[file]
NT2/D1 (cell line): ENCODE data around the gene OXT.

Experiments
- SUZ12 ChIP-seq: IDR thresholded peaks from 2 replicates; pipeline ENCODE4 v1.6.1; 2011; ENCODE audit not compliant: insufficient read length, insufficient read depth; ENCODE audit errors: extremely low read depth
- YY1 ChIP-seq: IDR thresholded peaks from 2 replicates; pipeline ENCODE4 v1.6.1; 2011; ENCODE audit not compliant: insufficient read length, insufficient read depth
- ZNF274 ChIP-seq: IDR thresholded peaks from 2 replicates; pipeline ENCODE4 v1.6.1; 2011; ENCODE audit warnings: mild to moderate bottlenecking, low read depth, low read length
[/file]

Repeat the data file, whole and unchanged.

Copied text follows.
NT2/D1 (cell line): ENCODE data around the gene OXT.

Experiments
- SUZ12 ChIP-seq: IDR thresholded peaks from 2 replicates; pipeline ENCODE4 v1.6.1; 2011; ENCODE audit not compliant: insufficient read length, insufficient read depth; ENCODE audit errors: extremely low read depth
- YY1 ChIP-seq: IDR thresholded peaks from 2 replicates; pipeline ENCODE4 v1.6.1; 2011; ENCODE audit not compliant: insufficient read length, insufficient read depth
- ZNF274 ChIP-seq: IDR thresholded peaks from 2 replicates; pipeline ENCODE4 v1.6.1; 2011; ENCODE audit warnings: mild to moderate bottlenecking, low read depth, low read length